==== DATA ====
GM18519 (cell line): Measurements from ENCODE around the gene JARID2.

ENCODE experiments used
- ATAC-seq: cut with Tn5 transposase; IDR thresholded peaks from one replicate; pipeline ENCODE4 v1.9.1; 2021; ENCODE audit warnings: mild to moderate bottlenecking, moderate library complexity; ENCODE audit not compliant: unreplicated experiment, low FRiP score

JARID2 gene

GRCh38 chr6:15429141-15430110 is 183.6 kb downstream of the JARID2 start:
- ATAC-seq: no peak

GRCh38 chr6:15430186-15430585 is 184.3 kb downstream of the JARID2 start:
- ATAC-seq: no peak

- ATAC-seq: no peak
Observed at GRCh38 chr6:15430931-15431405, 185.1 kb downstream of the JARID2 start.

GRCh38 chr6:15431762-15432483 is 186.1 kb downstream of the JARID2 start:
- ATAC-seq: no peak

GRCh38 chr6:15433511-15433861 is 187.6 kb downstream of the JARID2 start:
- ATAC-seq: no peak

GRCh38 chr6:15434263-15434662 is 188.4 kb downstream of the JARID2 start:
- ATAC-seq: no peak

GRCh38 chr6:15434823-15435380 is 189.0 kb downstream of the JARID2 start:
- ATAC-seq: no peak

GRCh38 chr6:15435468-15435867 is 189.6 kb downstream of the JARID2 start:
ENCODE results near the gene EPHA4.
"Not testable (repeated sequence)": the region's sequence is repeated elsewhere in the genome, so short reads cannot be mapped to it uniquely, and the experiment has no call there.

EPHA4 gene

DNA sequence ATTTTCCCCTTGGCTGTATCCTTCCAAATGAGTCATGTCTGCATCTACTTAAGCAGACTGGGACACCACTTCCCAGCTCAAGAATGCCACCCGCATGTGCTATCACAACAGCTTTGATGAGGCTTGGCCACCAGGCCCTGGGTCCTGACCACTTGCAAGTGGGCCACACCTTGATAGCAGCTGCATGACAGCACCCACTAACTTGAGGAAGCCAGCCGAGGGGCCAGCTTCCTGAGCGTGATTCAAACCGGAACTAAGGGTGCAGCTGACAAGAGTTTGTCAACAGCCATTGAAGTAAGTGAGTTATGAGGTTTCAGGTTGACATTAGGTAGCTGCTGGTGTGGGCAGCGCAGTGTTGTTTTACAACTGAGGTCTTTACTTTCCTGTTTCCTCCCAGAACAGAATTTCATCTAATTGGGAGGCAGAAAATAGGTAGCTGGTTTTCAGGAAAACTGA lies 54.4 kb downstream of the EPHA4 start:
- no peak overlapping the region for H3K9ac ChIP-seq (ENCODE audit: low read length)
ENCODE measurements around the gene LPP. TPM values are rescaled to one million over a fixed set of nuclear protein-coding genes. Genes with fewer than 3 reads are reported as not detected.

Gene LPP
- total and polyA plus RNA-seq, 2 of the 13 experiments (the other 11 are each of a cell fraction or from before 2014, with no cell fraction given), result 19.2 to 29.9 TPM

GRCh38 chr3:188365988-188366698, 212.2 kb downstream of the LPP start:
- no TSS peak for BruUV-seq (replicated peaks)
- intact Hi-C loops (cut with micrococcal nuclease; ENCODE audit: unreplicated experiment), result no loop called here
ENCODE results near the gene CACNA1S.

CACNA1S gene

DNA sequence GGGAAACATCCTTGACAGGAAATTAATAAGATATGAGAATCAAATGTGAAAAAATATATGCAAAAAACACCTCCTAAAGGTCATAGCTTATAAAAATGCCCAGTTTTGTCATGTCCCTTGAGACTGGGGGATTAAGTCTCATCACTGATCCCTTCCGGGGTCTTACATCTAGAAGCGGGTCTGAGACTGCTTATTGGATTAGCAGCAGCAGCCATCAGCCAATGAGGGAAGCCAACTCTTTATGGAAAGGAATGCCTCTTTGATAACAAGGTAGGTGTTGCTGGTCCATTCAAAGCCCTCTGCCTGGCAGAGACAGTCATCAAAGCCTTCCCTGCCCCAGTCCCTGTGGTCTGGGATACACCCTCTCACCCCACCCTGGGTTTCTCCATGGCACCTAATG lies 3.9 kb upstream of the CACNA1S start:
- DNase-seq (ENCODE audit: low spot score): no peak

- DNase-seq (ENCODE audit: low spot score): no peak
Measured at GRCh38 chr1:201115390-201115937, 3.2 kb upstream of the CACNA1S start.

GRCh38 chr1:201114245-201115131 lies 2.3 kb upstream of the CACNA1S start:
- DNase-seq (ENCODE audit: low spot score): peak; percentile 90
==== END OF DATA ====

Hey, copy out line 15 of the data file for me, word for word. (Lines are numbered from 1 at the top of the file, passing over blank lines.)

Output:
GRCh38 chr6:15434263-15434662 is 188.4 kb downstream of the JARID2 start: